A few week’s back on Carrying the Gun, Michael C rebutted the idea that, if women join the infantry, it somehow prevents young soldiers from validating themselves as men. He responded to this specific quote:
“The question looming, hidden and afraid in masculine hearts, as this discussion rages, is nearly impossible to ask: Where now does a man go to prove his manhood in society?”
This wasn’t the first time I’d read something like this. Donovan Campbell, in his war memoir Joker One, wrote:
"I also knew in the infantry I’d be in a place where I could no longer hide behind potential, a place where academic achievements and family connections were irrelevant."
(Before I go on, I do have to point out that Campbell’s assertion is absurd. Family connections absolutely make a difference in the military. Unfortunately, I will agree with him that academic accomplishments are meaningless.)
Andrew Exum, in his memoir This Man’s Army, wrote:
"I began to believe that war might be the only answer to all my doubts. That war might validate my existence as a soldier and a man."
In my time living with Michael C in Italy, I met more than one soldier who justified their experience in the Army with this explanation. In short, if you want to prove yourself, go to war and see some action.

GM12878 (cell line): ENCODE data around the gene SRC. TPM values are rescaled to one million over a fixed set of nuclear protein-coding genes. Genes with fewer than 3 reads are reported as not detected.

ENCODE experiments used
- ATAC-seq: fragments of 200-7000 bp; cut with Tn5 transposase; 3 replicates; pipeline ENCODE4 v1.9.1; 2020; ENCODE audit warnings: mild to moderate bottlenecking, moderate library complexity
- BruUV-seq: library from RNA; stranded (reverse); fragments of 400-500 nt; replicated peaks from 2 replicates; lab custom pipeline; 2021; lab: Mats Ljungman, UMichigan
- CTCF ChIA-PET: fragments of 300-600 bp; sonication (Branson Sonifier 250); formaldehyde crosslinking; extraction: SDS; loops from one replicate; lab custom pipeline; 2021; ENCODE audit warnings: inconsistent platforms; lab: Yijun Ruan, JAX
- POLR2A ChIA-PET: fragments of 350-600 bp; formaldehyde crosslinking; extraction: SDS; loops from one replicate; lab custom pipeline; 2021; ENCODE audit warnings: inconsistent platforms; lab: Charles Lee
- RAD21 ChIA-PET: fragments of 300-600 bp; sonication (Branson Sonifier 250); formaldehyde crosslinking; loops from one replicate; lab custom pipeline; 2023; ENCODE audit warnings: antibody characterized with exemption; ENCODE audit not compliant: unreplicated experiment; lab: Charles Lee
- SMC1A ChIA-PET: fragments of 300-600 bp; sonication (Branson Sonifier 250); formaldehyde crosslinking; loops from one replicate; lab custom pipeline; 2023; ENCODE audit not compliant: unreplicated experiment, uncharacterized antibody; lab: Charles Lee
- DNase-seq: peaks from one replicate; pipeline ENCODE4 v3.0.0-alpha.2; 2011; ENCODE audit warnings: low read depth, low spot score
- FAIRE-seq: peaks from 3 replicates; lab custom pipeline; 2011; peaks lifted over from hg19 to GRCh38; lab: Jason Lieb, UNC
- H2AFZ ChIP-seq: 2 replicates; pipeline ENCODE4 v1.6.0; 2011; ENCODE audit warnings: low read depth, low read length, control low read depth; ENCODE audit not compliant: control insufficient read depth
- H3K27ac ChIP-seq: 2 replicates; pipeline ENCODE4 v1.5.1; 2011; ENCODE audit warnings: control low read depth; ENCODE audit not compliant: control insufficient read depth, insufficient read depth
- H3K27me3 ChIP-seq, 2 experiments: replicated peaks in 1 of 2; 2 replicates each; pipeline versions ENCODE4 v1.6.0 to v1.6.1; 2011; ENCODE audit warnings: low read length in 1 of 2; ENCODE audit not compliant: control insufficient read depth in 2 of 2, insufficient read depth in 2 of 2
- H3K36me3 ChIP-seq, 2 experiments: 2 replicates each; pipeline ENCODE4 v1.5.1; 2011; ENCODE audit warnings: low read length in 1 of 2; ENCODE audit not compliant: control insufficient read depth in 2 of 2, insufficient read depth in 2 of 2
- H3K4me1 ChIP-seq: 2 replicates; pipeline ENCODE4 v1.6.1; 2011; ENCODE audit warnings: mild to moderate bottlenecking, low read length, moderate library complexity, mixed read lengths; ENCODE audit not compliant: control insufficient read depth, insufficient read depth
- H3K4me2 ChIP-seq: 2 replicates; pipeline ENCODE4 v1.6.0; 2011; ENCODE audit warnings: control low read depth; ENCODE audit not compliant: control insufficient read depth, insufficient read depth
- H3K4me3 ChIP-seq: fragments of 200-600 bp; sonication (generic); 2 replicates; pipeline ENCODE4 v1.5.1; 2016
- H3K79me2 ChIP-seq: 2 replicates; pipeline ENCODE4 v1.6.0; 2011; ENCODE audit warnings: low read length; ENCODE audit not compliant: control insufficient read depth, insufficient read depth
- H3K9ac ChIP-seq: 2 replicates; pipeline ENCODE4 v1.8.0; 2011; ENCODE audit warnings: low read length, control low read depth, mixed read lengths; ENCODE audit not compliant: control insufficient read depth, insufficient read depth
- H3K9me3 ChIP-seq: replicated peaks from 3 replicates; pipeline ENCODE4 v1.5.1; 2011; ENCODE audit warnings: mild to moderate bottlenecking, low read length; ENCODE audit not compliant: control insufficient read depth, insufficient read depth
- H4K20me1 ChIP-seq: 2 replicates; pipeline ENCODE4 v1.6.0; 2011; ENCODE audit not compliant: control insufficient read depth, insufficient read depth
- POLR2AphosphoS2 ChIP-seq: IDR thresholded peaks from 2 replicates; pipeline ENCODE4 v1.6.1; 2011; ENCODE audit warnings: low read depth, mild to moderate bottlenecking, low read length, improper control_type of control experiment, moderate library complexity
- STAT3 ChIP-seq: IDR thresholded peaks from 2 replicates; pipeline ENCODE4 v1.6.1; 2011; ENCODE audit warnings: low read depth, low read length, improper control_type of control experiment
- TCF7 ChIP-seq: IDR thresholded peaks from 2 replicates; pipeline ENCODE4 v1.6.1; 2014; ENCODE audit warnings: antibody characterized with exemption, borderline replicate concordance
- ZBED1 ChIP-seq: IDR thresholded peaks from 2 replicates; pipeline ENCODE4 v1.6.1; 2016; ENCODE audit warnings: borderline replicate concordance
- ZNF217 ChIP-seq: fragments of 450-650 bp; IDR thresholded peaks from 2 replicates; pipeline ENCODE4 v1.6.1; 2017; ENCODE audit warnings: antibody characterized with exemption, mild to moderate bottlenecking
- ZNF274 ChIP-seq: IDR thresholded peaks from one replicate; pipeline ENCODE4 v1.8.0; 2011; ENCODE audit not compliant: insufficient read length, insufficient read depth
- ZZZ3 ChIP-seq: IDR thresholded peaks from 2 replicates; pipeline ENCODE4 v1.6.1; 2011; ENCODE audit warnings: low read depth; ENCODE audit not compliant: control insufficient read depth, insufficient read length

Michael C, in his guest post, addressed gender issues. To me, the real issue is a moral one: why should one have to validate their existence by killing people?
The above quotes don’t talk about joining the military, but going to war. Exum specifically writes, war is “the only answer” while Campbell advocates joining the infantry, not say, logistics or the Signal Corps.
The vague, indefinable self-worth one gets from going to war comes at a cost. That cost is human life. Whatever self-worth a soldier gains from his combat experience, the cost in human lives will always outweigh it.
Want a good reason to join the military? Do it to protect our country. Or to help other people around the world. Or to pay for college. (I just happen to think that should be free regardless.) Do it to learn leadership or gain life skills. My favorite reason comes from my dad when he justified Michael C’s decision to join the military: the military needs smart, ethical soldiers. It needs soldiers who will question authority, who will strive to improve the organization and, most importantly, who will maintain the moral high ground.
Those are all good reasons to join the military.
But no one should have to prove their self worth by killing someone else.